19. Comparison Between Australia and the former Territory of Papua
Paul Quinlivan’s Snapshots
In regard to Papua my task was very different. I simply had to read Murray Groves’ conclusion (p. 588 n. 39) where he said: “On the general question of native attitudes to Court procedure, it is not considered that the situation in Papua is in any way very similar to that described in Professor A P Elkin’s article, Aboriginal Evidence and Justice, Vol XVII, p.173.” And, in the text on that same page he says, “It can be safely stated, on the positive side, from observation of a large number of Papuan accused in Court, and from conversations with Papuans elsewhere, that the Papuan accused is normally aware of the law’s ‘standards’, in the sense that he knows what sorts of activity the Government discourages and for which the Government sends him before the ‘big Judge’, and also that the Papuan accused understands with some clarity ‘the consequences of the proceedings to him’. It is also considered that the alertness shown by accused in Court, the eagerness with which they give their version of the story, and the normal clarity of their testimony, indicate that they probably understand fairly well the ‘proceedings’ …. and even consider them ‘reasonable’.”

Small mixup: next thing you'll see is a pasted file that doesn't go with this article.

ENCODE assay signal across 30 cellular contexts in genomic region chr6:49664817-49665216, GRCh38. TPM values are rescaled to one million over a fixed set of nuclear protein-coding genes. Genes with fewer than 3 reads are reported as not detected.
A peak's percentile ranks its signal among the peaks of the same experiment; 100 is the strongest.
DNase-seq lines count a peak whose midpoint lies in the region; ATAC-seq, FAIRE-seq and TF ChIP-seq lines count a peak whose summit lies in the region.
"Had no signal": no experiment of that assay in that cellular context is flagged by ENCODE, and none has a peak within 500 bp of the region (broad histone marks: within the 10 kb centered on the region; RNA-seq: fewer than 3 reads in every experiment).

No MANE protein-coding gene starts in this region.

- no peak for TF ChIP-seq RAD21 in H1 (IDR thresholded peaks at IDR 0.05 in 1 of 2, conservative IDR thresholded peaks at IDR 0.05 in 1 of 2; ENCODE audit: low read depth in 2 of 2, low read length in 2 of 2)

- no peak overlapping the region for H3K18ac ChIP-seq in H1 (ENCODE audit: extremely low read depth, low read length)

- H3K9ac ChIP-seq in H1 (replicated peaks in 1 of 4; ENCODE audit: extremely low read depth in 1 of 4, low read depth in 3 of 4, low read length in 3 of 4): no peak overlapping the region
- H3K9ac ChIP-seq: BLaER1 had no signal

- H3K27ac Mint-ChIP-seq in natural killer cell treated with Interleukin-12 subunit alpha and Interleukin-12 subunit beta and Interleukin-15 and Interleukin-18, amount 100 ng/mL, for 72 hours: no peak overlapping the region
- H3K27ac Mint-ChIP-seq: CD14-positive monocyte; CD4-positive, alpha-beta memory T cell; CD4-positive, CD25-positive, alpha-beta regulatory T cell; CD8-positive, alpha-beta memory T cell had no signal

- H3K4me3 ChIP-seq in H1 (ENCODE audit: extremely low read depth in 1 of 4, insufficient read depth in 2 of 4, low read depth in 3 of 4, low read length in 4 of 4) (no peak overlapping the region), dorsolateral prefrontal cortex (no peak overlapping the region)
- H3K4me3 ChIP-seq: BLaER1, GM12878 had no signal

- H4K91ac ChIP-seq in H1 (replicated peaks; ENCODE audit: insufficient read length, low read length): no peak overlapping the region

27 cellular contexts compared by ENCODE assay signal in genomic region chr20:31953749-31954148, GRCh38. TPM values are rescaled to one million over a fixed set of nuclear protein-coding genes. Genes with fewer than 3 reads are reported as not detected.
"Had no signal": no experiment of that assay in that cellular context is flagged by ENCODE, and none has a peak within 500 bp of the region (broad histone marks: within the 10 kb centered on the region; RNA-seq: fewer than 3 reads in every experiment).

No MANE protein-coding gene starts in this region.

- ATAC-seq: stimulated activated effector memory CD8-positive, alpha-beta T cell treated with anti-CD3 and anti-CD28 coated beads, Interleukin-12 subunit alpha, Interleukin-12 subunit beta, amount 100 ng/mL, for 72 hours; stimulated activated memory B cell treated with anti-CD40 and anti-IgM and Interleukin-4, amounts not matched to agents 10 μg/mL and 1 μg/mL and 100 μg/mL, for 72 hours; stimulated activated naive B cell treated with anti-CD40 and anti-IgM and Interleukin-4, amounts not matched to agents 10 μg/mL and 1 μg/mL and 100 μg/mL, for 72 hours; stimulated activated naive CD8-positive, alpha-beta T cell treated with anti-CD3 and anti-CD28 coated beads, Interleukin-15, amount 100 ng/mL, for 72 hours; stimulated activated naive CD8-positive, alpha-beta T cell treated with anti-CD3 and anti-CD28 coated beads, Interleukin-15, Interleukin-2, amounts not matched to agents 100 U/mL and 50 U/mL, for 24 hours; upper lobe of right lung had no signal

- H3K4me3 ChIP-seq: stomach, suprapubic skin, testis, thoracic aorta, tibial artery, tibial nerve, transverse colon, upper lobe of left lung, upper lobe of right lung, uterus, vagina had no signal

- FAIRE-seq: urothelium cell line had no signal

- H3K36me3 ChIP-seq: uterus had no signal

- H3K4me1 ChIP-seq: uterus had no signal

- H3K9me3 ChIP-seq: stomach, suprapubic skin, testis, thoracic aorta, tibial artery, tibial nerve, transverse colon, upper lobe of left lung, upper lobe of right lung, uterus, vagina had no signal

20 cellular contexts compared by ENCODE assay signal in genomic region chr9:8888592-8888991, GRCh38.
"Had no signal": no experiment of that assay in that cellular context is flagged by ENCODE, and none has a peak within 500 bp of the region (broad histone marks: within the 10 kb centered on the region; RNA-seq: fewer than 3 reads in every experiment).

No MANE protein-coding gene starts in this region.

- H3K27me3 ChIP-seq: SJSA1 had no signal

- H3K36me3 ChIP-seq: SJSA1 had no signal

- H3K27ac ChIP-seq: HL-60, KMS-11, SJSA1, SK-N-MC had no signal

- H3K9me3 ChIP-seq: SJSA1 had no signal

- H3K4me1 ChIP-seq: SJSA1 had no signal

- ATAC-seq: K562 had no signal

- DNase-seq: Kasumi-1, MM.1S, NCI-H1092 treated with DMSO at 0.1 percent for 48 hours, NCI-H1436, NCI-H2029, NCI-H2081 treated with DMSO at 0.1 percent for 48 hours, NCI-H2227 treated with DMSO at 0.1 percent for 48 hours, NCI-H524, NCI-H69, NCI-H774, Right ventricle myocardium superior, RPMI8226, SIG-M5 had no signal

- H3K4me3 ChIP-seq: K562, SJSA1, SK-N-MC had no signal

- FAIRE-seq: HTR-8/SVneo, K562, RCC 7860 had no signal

Since I had learnt that Murray Groves spoke perfect Motu and was present in all cases conducted by the Supreme Court in Papua, over a period of two years, I told my audience that this evidence is invaluable and a great credit to those responsible for the administration of the legal system. And, with pride, I repeat it here.